Which really makes me wonder: am I exercising faith or just making a bad decision?

Swiss Army Knives and Faith
We all need faith. We all need to believe that there is a solution to the problems in our lives. In the book How to Get Ideas author Jack Foster relays a story his friend used to tell about a Swiss Army Knife ad campaign.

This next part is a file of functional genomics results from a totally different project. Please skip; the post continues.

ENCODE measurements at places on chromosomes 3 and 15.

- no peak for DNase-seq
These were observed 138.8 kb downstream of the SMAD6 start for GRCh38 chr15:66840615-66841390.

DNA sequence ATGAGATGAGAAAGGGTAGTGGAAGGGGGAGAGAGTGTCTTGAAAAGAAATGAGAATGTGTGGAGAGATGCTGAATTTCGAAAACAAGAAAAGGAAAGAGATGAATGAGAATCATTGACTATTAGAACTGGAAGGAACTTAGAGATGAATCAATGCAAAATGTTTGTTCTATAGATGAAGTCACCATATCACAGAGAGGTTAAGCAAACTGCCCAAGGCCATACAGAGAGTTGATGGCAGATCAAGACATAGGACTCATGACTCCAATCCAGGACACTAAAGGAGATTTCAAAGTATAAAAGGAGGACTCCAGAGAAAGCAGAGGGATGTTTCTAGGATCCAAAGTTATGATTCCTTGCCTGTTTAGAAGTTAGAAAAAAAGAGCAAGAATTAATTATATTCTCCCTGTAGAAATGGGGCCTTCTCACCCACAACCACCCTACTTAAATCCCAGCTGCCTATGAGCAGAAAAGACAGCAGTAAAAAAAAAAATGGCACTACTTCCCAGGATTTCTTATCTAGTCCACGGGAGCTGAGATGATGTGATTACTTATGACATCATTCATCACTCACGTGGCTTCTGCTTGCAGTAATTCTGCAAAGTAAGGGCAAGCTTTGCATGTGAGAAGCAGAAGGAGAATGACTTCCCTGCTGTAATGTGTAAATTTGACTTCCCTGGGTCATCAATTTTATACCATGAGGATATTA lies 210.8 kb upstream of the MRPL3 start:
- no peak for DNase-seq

I used to teach a three day seminar on advertising in Chicago. One of the assignments I gave each student was to create, overnight, an outdoor board for a Swiss Army Knife. Most of the students would come in the next morning with the required billboard, but several of them would say that they worked for hours and couldn’t come up with anything. This happened three years in a row. The fourth year I tried something different. Instead of asking for just one billboard, I asked each student to create at least ten billboards for a Swiss Army Knife. And instead of giving them all night, I told them they had to do it during their lunch hour. After lunch, everybody had at least ten ideas. Many had more. One student had 25. I came to realize that when faced with a problem, most people look for the one right solution because that’s the way they were brought up. All through school they had to answer multiple choice and true or false questions, questions that had only one right answer. And so they assumed that all questions and problems are like that. And when they can’t find a solution that looks perfect they give up. But most problems aren’t like exam questions in school. Most problems have many solutions. And as soon as I forced my students to realize that, they found those solutions.